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British expats criticise Government advice to leave China

Many are unwilling to leave their homes and families and say a lack of clarity has caused anguish within their communities.

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Britons in China are being advised to leave the country (AP/Gemunu Amarasinghe)

Britons in China are being advised to leave the country (AP/Gemunu Amarasinghe)

Britons in China are being advised to leave the country (AP/Gemunu Amarasinghe)

British citizens living in China have criticised Government advice they should leave the country amid fears over the coronavirus outbreak.

Expats say a lack of clarity behind the advice has caused “anguish” within their communities – but many are unwilling to leave their homes and families.

The death toll from the virus has risen to 565, with the number of confirmed cases rising to 28,273.

On Tuesday, the Foreign Office urged all British nationals to leave China if they can — however, Health Secretary Matt Hancock previously said there were “no plans to evacuate all remaining UK nationals”.

Allan Boyd, 33, a senior consultant living in Suzhou with his partner, said he had been planning to leave China but there were “a lot of unknowns”.

People wear full body suits and masks at a Subway station in Beijing
People wear full body suits and masks at a Subway station in Beijing (Jonathan Gerrie/ PA)

He told the PA news agency: “The worry is that controls tighten up and the opportunities to leave will become fewer and fewer. We’re worried opportunities will stop altogether.

“The actual advice to British people isn’t clear. We don’t know why we should leave or what the risk is of staying.”

Mr Boyd, from Devises, Wiltshire, has lived in Suzhou since 2015, and said many British citizens in Suzhou intended to “ride out” the virus.

“People here are confused as to what’s best to do,” he said.

Jonathan Gerrie
British citizen Jonathan Gerrie, says he is currently ‘locked away’ in the city of Huludao (Jonathan Gerrie/ PA).

“There are tens of thousands of us here, this is no small thing.”

Deanna Holroyd, 25, an English teacher from West Yorkshire, said: “It’s all well and good the UK Government urging us all to leave but it’s not possible to leave quickly.

“I have an apartment I have to find a subleaser for, I have to take all my money out of my Chinese bank account and close it, and I have to pack all my life up.

“When I found out about the UK Government travel advice, I was on an island in Thailand with only a hand luggage suitcase full of belongings.

“Everything else I own is in Shanghai and I’m just supposed to not go back? I’m taking the risk of going back and staying on house arrest in Shanghai.”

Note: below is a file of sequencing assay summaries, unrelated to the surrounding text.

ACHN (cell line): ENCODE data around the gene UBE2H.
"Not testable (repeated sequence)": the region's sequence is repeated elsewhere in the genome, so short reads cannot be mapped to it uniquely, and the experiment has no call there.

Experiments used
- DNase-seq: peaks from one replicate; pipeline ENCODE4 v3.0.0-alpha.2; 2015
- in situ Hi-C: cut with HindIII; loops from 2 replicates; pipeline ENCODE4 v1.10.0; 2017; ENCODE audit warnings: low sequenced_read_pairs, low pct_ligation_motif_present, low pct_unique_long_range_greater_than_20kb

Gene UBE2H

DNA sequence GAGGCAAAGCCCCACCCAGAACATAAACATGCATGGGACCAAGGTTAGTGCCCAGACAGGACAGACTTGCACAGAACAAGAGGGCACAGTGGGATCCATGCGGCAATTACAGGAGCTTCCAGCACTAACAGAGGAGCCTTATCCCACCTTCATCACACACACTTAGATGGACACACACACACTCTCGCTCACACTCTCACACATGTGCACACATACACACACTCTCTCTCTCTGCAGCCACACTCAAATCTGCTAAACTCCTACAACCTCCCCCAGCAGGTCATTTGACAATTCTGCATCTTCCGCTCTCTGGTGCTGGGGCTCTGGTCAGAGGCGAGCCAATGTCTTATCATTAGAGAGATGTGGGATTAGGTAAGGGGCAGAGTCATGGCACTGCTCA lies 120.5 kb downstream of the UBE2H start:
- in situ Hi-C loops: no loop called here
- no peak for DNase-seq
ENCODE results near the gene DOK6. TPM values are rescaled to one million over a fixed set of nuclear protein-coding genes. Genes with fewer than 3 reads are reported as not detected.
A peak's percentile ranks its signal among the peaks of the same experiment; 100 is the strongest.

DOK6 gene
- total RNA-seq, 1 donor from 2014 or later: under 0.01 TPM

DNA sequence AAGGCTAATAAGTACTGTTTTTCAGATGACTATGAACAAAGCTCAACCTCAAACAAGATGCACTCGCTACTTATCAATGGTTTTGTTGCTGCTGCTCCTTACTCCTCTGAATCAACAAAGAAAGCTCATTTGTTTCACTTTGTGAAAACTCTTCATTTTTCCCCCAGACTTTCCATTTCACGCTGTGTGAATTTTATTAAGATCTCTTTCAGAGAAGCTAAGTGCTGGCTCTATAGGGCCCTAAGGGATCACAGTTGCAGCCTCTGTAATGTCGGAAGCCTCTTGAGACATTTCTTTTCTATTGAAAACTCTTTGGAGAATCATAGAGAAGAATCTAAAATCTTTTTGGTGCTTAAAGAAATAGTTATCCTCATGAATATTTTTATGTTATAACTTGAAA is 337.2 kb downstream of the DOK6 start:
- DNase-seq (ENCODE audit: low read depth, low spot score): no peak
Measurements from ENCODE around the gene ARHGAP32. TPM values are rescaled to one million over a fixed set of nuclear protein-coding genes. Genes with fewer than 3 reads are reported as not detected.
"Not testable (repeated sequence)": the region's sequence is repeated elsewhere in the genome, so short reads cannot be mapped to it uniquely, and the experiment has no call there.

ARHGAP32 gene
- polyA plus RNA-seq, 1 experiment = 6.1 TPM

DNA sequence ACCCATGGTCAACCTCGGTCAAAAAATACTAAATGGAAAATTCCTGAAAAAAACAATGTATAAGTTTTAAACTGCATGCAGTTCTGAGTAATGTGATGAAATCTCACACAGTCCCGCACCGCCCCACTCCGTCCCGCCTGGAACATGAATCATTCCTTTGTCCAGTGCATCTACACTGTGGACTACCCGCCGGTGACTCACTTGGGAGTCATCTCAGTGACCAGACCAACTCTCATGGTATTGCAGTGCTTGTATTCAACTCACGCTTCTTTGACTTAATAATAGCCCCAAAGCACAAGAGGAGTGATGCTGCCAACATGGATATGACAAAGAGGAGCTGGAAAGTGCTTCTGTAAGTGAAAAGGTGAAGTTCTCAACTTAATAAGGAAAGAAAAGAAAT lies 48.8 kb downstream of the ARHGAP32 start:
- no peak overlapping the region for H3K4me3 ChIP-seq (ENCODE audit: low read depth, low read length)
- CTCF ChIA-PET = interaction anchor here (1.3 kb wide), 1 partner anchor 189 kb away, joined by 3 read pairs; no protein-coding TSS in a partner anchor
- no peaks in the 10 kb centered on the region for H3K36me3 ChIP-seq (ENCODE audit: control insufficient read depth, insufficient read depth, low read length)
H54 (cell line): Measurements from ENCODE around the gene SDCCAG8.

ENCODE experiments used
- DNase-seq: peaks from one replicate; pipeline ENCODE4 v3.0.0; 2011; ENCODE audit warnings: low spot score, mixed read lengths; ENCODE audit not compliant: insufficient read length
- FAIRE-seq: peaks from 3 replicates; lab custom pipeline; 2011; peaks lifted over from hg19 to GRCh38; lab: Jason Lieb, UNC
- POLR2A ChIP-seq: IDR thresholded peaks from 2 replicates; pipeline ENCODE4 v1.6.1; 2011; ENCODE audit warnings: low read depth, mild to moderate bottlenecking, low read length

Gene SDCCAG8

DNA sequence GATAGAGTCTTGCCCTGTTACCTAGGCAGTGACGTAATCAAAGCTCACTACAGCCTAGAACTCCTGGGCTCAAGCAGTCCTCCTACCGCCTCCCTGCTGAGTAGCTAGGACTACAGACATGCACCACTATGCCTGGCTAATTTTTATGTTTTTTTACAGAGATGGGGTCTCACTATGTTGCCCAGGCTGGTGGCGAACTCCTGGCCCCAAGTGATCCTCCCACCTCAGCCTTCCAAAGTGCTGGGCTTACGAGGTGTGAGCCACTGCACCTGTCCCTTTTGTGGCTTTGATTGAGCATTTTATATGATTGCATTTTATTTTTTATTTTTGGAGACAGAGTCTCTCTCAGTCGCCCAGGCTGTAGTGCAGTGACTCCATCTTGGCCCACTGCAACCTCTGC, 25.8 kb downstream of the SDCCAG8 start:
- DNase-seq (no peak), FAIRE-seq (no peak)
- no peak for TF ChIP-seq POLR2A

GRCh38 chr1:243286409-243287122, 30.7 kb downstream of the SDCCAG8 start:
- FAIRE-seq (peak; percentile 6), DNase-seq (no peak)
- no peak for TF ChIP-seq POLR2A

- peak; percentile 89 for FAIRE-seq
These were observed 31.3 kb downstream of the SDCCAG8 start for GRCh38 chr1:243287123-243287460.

Another teacher, from Manchester, said life largely continues as normal in China.

Christopher Valentine, 26, said: “I was in the UK for two weeks — I saw things were slowly getting worse here in China but I always knew I wanted to return regardless.

A typically busy residential area of Beijing, during the coronavirus outbreak
A typically busy residential area of Beijing, during the coronavirus outbreak (Jonathan Gerrie/ PA).

“I have a routine here, many friendships, and this is where my employer is.

“I was given a temperature check outside the entrance to my complex yesterday. I was also checked on the highway coming back from Shanghai airport as we approached Suzhou.

“The first reading was higher than expected so we drove to a small area off the road. After it was taken again we were allowed through.”

The 26-year-old, now living in Suzhou, met friends for dinner in a restaurant yesterday: “We were not asked to wear masks, but the tables were sterilised before and after our meals.”

Another expat said he does not plan to leave his apartment to return, deeming it a “greater risk” than self quarantining. Tristan Cotterill, from Swindon, said: “I am someone who is always prepared. I have two weeks of water in my apartment and about 3.5 weeks of food.”

Tristan Cotterill, living in Suzhou has ‘self-quarantined’ following the outbreak of coronavirus (Tristan Cotterill/ PA)

Jonathan Gerrie, 31, from Urmstom, Manchester and now living in Beijing, said he had been visiting his girlfriend’s family in Huludao for the Spring festival, but now remained “locked away” in the city.

“We had the choice to go back to Beijing this morning but I have contacts high up who told me it’s not safe to go back and to stay where we are,” he said.

“Relatives left 12 hours ago and they still aren’t home. It’s a four-hour drive (back to Beijing) so go figure the number of checks that are going on just to get into the city.”

PA